SO much pressure to look how everyone does on TV or all be the same, it's pretty sad. At the same time understandable (sort of)
There is also the people will think I can't afford a car issue too (which happens too) and the MASSIVE amount of peer pressure from the mums at school gate crowd (which thankfully I don't have to deal with)

I'll have to admit, I've considered next time I get a new job I might wait until I've had time to settle in with my colleagues before cycling to work, not out of concern at being thought to be unable to afford a car, and not for fear of the possibility of bike-hostile colleagues either, but simply because I don't find it easy to respond when people (including blokes) get freaked out at the idea of someone being fit enough to be capable of cycling a few suburbs (e.g. from Surrey Hills - which is near Balwyn for those who don't know - to Alphington for goodness sake!!) I guess it would take a brief response to show that you've heard them but quickly satisfy them so that they'll shut up or be happy to move on to another topic of conversation.... but that doesn't come easily to me. In one job I got enough carry-on (not negative, but questions from person after person) just because I was catching public transport to work, so even THAT is enough to grab people's attention!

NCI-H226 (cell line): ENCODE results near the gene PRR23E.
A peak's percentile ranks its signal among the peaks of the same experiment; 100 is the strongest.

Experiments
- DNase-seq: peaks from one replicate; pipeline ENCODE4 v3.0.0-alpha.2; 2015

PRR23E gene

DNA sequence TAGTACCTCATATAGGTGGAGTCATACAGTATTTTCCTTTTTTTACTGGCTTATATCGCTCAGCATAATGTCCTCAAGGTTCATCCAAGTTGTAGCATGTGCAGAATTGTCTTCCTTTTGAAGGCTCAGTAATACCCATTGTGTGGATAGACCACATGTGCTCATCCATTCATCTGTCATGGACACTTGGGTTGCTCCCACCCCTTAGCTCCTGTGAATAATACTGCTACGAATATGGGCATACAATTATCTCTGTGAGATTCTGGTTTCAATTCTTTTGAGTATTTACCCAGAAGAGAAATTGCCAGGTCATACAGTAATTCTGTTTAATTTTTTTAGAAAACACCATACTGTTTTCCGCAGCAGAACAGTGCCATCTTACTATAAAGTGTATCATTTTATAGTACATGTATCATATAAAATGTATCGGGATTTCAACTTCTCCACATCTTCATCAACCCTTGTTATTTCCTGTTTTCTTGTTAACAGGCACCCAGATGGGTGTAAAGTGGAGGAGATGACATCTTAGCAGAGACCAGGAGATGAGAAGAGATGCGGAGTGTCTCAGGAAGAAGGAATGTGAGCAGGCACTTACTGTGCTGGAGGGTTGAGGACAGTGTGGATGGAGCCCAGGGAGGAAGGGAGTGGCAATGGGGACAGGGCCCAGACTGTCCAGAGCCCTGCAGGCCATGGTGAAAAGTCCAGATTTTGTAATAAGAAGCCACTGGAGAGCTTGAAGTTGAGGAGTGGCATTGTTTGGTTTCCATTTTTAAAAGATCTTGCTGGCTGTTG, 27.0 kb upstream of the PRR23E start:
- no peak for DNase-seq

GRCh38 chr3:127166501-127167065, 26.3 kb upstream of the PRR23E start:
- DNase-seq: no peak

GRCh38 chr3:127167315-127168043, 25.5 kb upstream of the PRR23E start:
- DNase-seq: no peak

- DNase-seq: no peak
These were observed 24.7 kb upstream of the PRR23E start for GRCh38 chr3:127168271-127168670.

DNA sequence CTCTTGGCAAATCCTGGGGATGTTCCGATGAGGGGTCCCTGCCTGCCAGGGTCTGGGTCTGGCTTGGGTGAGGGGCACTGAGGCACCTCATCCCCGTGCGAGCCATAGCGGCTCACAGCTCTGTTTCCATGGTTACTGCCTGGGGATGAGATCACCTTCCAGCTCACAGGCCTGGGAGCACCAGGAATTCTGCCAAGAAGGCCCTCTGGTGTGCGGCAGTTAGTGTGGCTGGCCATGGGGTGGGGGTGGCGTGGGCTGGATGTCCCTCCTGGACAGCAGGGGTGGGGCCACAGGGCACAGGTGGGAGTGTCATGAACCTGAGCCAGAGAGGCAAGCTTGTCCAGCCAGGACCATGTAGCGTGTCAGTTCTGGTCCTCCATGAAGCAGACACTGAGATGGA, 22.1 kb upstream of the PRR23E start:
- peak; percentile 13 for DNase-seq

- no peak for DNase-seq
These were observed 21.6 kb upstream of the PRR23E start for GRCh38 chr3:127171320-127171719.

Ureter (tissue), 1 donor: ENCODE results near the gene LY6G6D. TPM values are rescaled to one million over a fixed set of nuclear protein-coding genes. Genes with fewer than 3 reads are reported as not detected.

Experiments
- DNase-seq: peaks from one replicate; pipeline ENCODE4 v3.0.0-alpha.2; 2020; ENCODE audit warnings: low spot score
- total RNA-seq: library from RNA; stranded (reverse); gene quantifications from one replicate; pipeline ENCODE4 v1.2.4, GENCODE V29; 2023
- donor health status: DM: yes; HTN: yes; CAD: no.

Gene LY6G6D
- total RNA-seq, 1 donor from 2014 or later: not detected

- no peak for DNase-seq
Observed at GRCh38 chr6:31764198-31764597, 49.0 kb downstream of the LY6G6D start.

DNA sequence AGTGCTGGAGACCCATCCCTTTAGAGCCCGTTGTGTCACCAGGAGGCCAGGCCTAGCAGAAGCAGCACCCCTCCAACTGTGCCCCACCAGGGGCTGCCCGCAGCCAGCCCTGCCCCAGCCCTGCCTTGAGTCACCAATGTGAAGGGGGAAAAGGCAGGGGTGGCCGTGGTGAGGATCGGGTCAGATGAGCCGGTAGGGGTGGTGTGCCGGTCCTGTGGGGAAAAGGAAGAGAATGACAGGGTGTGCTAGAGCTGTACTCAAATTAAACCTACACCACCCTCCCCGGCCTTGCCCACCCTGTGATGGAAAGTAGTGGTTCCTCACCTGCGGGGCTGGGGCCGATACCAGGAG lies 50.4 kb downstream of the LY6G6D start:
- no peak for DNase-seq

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Re: On her bike : Why women won't ride

Postby squeazasis » Fri 03 Jun 2011, 5:53 pm

Sette Budini wrote:Kinda inclined to agree with cp123. Why are the roads too dangerous for women. It's the same road, same traffic. If he can do it....
Are these women so meek in other aspects of their lives? I doubt it. I'm sure most of them drive, and some with a level of assertiveness (or outright aggression) that belies their "it's too dangerous to ride a bike" claims.